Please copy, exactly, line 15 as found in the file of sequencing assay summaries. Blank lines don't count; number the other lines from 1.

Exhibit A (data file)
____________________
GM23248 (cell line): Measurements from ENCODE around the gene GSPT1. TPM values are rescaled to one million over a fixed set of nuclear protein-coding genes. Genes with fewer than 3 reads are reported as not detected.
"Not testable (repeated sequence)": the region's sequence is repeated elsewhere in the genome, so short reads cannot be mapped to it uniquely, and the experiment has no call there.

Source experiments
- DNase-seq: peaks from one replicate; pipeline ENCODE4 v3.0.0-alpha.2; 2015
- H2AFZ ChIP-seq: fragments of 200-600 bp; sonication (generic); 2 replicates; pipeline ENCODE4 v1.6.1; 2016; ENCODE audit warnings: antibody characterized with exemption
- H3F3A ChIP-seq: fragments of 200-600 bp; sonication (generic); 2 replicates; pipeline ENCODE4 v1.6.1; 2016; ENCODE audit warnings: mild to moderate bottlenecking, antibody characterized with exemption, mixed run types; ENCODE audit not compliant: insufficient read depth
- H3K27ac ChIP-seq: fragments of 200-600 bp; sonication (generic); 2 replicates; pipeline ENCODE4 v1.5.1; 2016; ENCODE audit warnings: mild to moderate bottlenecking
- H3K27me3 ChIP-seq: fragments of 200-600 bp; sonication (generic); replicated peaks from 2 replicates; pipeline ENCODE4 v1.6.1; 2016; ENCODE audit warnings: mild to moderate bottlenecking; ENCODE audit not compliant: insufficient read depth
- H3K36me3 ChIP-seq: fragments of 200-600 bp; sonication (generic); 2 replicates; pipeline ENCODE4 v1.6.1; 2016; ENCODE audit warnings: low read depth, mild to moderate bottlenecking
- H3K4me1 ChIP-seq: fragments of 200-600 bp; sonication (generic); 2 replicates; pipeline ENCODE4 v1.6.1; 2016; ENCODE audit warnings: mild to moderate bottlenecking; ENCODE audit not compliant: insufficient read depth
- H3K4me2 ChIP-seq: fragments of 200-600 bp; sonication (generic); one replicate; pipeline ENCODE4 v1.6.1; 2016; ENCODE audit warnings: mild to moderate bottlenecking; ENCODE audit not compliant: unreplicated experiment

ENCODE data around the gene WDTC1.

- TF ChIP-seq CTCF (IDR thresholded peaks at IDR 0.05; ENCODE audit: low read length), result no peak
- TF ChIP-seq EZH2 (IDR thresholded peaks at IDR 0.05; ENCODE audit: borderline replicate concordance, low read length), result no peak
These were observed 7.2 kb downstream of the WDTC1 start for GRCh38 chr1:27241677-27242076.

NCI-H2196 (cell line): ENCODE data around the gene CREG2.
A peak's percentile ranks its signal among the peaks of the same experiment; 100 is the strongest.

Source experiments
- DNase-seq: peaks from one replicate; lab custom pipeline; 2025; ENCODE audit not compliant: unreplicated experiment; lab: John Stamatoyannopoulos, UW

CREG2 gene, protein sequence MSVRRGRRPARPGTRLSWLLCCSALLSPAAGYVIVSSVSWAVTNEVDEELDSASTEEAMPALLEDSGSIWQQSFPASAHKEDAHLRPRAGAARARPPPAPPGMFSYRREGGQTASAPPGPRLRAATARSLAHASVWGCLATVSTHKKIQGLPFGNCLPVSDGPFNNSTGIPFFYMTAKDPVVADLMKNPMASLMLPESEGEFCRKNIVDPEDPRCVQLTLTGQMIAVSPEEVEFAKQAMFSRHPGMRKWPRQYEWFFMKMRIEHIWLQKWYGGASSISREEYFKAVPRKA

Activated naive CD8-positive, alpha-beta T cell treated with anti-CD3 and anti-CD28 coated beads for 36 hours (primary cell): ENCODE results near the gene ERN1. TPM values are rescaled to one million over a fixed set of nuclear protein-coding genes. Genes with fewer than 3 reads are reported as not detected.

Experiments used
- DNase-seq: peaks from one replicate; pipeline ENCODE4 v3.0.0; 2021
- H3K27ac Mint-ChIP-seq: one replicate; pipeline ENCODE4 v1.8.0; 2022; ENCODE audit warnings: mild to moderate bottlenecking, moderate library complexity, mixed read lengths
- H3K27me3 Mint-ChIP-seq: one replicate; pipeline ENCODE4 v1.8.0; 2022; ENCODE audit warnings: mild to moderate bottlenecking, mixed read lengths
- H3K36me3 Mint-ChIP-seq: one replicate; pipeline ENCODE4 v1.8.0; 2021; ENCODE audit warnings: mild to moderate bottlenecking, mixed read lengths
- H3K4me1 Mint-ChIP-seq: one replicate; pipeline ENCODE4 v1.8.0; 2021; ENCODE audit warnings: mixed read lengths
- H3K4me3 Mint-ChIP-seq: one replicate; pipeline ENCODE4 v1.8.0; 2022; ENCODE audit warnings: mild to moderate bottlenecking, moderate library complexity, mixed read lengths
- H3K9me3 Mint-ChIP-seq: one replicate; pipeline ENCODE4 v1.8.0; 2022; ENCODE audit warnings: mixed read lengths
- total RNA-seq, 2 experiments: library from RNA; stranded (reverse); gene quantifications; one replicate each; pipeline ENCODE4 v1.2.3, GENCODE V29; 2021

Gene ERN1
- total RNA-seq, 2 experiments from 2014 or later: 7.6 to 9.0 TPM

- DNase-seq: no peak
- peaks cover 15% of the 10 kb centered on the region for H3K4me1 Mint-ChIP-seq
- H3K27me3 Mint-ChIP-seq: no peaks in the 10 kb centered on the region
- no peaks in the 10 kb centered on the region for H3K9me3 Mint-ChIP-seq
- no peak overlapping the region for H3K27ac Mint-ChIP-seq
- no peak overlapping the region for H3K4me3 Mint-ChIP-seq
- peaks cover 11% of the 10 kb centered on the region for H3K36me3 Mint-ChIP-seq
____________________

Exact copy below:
These were observed 7.2 kb downstream of the WDTC1 start for GRCh38 chr1:27241677-27242076.